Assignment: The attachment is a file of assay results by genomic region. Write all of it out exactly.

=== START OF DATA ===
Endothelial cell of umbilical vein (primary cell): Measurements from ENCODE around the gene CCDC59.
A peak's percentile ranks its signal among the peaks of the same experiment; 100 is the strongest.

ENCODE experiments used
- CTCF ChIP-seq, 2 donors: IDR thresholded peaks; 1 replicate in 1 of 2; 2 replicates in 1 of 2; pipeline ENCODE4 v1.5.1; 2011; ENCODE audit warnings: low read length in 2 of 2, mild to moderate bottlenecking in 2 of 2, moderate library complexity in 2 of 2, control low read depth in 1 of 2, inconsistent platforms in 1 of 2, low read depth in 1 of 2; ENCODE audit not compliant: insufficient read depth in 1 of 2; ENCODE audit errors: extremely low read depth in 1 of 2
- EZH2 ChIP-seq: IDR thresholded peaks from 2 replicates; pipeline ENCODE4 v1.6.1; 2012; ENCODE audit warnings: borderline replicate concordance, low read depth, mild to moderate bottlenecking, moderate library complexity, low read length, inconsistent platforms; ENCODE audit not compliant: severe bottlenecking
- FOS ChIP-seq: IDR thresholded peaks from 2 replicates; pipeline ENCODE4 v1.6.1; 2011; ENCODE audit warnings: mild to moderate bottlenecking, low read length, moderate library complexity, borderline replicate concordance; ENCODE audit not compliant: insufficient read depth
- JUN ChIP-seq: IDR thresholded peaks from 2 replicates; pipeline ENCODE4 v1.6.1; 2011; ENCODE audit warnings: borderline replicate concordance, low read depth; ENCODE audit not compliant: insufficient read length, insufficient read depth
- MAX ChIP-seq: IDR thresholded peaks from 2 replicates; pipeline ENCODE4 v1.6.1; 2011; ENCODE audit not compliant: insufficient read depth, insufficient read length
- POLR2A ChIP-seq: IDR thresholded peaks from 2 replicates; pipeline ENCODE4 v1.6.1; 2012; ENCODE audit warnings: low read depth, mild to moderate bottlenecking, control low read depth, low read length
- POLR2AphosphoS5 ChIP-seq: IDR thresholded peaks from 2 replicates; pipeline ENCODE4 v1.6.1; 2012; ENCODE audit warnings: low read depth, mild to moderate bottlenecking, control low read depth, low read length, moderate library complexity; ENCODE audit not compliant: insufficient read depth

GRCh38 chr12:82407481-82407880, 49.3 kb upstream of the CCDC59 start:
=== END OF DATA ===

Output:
Endothelial cell of umbilical vein (primary cell): Measurements from ENCODE around the gene CCDC59.
A peak's percentile ranks its signal among the peaks of the same experiment; 100 is the strongest.

ENCODE experiments used
- CTCF ChIP-seq, 2 donors: IDR thresholded peaks; 1 replicate in 1 of 2; 2 replicates in 1 of 2; pipeline ENCODE4 v1.5.1; 2011; ENCODE audit warnings: low read length in 2 of 2, mild to moderate bottlenecking in 2 of 2, moderate library complexity in 2 of 2, control low read depth in 1 of 2, inconsistent platforms in 1 of 2, low read depth in 1 of 2; ENCODE audit not compliant: insufficient read depth in 1 of 2; ENCODE audit errors: extremely low read depth in 1 of 2
- EZH2 ChIP-seq: IDR thresholded peaks from 2 replicates; pipeline ENCODE4 v1.6.1; 2012; ENCODE audit warnings: borderline replicate concordance, low read depth, mild to moderate bottlenecking, moderate library complexity, low read length, inconsistent platforms; ENCODE audit not compliant: severe bottlenecking
- FOS ChIP-seq: IDR thresholded peaks from 2 replicates; pipeline ENCODE4 v1.6.1; 2011; ENCODE audit warnings: mild to moderate bottlenecking, low read length, moderate library complexity, borderline replicate concordance; ENCODE audit not compliant: insufficient read depth
- JUN ChIP-seq: IDR thresholded peaks from 2 replicates; pipeline ENCODE4 v1.6.1; 2011; ENCODE audit warnings: borderline replicate concordance, low read depth; ENCODE audit not compliant: insufficient read length, insufficient read depth
- MAX ChIP-seq: IDR thresholded peaks from 2 replicates; pipeline ENCODE4 v1.6.1; 2011; ENCODE audit not compliant: insufficient read depth, insufficient read length
- POLR2A ChIP-seq: IDR thresholded peaks from 2 replicates; pipeline ENCODE4 v1.6.1; 2012; ENCODE audit warnings: low read depth, mild to moderate bottlenecking, control low read depth, low read length
- POLR2AphosphoS5 ChIP-seq: IDR thresholded peaks from 2 replicates; pipeline ENCODE4 v1.6.1; 2012; ENCODE audit warnings: low read depth, mild to moderate bottlenecking, control low read depth, low read length, moderate library complexity; ENCODE audit not compliant: insufficient read depth

GRCh38 chr12:82407481-82407880, 49.3 kb upstream of the CCDC59 start: